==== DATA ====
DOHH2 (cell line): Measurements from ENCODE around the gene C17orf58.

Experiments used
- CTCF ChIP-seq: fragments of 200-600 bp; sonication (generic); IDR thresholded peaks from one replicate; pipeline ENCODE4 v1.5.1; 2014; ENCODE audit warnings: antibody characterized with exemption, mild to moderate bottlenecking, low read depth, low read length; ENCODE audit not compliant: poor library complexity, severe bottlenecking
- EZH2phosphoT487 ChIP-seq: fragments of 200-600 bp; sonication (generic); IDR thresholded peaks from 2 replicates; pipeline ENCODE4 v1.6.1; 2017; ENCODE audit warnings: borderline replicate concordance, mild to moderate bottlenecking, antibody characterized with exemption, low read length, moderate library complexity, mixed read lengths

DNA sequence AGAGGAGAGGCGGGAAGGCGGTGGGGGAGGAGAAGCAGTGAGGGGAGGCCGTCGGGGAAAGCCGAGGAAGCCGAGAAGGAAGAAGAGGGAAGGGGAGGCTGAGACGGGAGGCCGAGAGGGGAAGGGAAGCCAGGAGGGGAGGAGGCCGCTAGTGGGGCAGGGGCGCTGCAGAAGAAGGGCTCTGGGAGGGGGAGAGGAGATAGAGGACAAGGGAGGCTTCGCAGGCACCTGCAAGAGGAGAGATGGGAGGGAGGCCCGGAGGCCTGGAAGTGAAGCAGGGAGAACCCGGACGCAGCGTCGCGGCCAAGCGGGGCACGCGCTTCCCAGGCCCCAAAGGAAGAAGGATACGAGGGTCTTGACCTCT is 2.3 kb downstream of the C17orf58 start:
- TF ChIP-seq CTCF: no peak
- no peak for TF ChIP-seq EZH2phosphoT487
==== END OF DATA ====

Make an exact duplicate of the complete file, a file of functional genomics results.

DOHH2 (cell line): Measurements from ENCODE around the gene C17orf58.

Experiments used
- CTCF ChIP-seq: fragments of 200-600 bp; sonication (generic); IDR thresholded peaks from one replicate; pipeline ENCODE4 v1.5.1; 2014; ENCODE audit warnings: antibody characterized with exemption, mild to moderate bottlenecking, low read depth, low read length; ENCODE audit not compliant: poor library complexity, severe bottlenecking
- EZH2phosphoT487 ChIP-seq: fragments of 200-600 bp; sonication (generic); IDR thresholded peaks from 2 replicates; pipeline ENCODE4 v1.6.1; 2017; ENCODE audit warnings: borderline replicate concordance, mild to moderate bottlenecking, antibody characterized with exemption, low read length, moderate library complexity, mixed read lengths

DNA sequence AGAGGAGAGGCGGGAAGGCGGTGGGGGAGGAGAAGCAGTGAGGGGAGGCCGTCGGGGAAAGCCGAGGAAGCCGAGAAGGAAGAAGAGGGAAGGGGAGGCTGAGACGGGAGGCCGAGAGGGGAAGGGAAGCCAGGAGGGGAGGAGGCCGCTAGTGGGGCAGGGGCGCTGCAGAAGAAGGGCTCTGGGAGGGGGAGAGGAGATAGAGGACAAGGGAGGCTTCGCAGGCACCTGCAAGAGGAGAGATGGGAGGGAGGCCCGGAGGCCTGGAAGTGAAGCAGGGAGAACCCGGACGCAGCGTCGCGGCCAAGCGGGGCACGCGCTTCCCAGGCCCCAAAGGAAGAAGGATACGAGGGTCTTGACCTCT is 2.3 kb downstream of the C17orf58 start:
- TF ChIP-seq CTCF: no peak
- no peak for TF ChIP-seq EZH2phosphoT487